Improve your inclusive leadership skills by:

  • being curious, seek out diverse perspectives and know your biases
  • expanding your knowledge - watch our Diversity and Inclusion Forum event series highlighting innovative best practice
  • listening to the Diversity Council Australia podcast  - The Art of Inclusion
  • considering to become an executive sponsor of your organisation's employee diversity networks
  • role modelling inclusive workplace practices:


The NSW Government is committed to increasing disability employment in the public sector to 5.6% by 2025 as one of the priorities of the Premier. It is vital that senior executives take part by developing a disability aware and inclusive culture and workforce in their workplace.

We’re developing and delivering the ‘Jobs for People with Disability’ program to provide senior executives and agencies with the knowledge, tools and documents to become disability confident. 

Improve your skills on disability inclusion and employment by:

The legislative framework for workforce diversity

Government Sector Employment Act 2013 (GSE Act)

Under Section 63 of the GSE Act, the head of a NSW government sector agency is responsible for workforce diversity and ensuring that workforce diversity is integrated into workforce planning within their agency.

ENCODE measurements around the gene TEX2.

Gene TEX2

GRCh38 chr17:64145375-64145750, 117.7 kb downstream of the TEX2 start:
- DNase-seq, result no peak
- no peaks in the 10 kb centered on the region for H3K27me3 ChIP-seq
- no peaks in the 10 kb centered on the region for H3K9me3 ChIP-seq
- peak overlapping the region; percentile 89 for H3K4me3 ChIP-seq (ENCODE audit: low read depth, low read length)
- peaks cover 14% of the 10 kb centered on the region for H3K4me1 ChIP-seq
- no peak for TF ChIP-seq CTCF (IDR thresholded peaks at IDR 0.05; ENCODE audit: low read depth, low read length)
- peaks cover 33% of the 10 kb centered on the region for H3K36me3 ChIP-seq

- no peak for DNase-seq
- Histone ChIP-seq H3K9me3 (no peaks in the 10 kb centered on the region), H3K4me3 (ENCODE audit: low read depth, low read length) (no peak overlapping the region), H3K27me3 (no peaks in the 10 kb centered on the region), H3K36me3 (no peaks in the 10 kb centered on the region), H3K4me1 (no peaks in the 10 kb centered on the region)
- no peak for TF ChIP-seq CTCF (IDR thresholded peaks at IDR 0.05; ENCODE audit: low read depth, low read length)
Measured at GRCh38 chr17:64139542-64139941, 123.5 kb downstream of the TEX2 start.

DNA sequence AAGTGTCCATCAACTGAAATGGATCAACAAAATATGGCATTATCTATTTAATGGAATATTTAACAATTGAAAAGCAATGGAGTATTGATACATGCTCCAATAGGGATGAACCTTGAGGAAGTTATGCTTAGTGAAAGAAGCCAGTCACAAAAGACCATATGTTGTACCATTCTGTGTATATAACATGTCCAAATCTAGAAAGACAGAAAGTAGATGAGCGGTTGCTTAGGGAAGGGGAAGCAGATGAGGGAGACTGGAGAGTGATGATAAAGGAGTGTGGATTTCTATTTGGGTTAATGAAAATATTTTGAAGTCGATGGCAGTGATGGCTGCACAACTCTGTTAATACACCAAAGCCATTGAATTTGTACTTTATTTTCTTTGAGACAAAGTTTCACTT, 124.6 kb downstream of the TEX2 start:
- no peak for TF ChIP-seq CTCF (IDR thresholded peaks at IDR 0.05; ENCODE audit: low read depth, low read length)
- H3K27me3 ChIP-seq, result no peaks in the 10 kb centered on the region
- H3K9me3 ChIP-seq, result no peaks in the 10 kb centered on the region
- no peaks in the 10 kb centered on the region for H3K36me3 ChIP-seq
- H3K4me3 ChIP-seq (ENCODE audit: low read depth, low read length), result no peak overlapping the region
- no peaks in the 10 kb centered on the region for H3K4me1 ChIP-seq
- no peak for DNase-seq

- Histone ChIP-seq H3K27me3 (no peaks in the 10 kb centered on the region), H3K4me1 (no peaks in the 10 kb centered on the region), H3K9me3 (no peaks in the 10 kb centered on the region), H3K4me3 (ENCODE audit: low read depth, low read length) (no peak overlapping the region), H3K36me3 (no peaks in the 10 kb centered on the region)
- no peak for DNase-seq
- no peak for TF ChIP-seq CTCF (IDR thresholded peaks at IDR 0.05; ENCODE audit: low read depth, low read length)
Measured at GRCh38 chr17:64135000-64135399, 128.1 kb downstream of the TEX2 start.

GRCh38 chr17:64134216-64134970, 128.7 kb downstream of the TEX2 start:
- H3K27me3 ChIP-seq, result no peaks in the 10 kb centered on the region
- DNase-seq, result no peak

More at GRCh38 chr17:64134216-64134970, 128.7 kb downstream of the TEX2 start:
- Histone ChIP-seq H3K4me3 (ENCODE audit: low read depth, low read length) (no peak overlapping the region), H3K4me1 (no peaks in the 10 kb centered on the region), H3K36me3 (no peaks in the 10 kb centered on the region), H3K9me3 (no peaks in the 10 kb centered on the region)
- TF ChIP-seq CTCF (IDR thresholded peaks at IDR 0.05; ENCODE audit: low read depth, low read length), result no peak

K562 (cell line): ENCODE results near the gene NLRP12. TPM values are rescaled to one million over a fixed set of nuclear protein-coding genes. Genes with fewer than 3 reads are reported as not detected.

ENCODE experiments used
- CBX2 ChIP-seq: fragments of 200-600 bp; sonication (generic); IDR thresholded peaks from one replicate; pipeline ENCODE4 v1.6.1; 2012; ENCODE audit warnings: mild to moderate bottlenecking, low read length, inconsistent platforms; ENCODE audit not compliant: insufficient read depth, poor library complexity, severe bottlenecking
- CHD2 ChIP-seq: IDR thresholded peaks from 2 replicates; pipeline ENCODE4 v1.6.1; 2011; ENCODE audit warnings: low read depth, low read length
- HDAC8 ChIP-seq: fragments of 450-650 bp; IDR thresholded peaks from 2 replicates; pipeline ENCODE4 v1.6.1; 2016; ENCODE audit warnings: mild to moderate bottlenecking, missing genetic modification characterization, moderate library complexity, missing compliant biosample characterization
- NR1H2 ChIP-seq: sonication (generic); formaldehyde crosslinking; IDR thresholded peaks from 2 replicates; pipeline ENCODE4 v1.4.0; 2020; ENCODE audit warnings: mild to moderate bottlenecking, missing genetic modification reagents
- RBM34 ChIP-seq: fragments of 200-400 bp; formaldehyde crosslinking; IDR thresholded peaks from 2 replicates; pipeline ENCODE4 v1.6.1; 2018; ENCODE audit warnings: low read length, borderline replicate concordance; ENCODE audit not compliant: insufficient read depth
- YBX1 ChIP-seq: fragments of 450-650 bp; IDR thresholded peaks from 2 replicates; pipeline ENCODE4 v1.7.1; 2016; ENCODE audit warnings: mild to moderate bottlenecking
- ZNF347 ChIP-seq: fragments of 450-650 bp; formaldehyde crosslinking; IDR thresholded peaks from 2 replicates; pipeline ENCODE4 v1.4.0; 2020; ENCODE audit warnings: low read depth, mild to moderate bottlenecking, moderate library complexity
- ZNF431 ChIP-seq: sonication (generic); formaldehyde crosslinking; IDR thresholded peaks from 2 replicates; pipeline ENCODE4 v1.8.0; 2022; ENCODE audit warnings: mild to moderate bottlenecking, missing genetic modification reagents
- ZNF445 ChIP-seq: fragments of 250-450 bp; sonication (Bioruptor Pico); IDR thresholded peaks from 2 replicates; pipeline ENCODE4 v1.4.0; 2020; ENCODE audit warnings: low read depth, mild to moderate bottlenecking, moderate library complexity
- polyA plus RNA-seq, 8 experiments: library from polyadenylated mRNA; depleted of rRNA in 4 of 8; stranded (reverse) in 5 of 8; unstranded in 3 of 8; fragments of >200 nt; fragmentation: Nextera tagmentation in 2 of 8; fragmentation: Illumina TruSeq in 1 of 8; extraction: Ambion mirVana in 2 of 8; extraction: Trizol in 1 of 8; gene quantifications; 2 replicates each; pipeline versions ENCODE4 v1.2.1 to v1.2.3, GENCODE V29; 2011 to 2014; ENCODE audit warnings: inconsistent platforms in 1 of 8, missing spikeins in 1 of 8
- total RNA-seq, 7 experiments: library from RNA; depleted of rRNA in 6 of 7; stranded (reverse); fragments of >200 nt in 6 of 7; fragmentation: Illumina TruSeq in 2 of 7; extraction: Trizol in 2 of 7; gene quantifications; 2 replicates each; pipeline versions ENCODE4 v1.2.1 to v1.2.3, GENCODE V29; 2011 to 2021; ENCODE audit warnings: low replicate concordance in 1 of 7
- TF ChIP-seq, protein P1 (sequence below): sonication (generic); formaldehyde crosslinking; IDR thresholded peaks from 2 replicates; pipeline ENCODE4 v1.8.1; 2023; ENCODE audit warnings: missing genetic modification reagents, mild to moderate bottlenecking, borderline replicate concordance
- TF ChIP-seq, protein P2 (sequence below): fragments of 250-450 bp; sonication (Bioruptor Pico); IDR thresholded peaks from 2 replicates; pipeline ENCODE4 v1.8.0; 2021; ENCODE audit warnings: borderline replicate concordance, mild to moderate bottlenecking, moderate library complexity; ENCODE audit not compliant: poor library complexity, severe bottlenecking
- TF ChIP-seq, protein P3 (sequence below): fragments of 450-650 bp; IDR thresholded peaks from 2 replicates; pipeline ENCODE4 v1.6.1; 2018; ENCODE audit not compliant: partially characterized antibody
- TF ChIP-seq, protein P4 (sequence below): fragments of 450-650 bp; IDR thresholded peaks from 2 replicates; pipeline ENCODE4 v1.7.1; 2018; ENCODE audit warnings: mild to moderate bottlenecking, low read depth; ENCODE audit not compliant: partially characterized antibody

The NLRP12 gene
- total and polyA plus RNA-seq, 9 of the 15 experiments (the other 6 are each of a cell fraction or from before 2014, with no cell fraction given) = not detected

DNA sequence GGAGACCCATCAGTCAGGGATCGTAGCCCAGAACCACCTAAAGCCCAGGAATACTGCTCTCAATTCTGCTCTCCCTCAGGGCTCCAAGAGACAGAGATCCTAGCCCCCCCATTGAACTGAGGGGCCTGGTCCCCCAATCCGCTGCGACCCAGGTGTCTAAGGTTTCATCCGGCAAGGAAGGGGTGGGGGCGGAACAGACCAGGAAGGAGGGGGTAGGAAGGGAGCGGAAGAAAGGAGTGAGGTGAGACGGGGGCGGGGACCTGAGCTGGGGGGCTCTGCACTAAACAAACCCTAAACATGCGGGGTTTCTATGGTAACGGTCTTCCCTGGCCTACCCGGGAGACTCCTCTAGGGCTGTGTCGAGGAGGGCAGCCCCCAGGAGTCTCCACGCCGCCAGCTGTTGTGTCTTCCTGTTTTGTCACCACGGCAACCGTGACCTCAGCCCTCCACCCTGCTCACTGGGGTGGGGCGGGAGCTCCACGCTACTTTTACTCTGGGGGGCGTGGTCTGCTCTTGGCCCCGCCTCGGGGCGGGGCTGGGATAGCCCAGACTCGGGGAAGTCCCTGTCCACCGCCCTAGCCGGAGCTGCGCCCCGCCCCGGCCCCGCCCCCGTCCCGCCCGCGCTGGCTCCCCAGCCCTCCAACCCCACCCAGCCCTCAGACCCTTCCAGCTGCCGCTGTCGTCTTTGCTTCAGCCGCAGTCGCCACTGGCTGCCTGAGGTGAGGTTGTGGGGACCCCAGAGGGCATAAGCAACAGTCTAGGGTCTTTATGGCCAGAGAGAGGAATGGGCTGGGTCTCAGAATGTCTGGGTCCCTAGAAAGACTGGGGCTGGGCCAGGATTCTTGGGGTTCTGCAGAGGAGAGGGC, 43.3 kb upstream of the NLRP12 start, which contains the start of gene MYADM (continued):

Government Sector Employment (General) Rules 2014

The broad purpose of Rule 26 is to facilitate the employment of ‘eligible persons’ who may otherwise be disadvantaged in employment in the government sector. An ‘eligible person’ includes:

  • an Aboriginal person or Torres Strait Islander
  • a person with a disability
  • a person under the age of 25 years
  • a person who, on or after 1 December 2015, enters or has entered Australia on a Refugee and Humanitarian (Migrant) (Class XB) visa issued by the Commonwealth
  • a person who belongs to a group of persons designated by the Public Service Commissioner as being disadvantaged in employment.

Rule 26 can be used to create employment opportunities by allowing some roles to be targeted for the employment of ‘eligible persons’. To facilitate this, Rule 26 allows for modifications to:

  • merit-based employment rules for the Public Service
  • recruitment and selection policies or procedures for non-Public Service government sector agencies (including the Transport Service, Health Search and NSW Police Force).

For more information on Rule 26, see the website: Disability and accessibility resources

Rule 27 requires the head of a government sector agency to ensure that information relating to workforce diversity within that agency is collected and is can be provided to the Commissioner if required to do so under Section 16 of the GSE Act.

Anti-Discrimination Act 1977

The Anti-Discrimination Act 1977 states that it is unlawful for an employer to discriminate against a person on the grounds of, race, sex, age, gender identity, sexual orientation, disability, caring responsibilities, marital or domestic status when that person is applying for a job, at work or when leaving a job

For more information on anti-discrimination, see the website: Anti-Discrimination Board.

Other Acts

Further information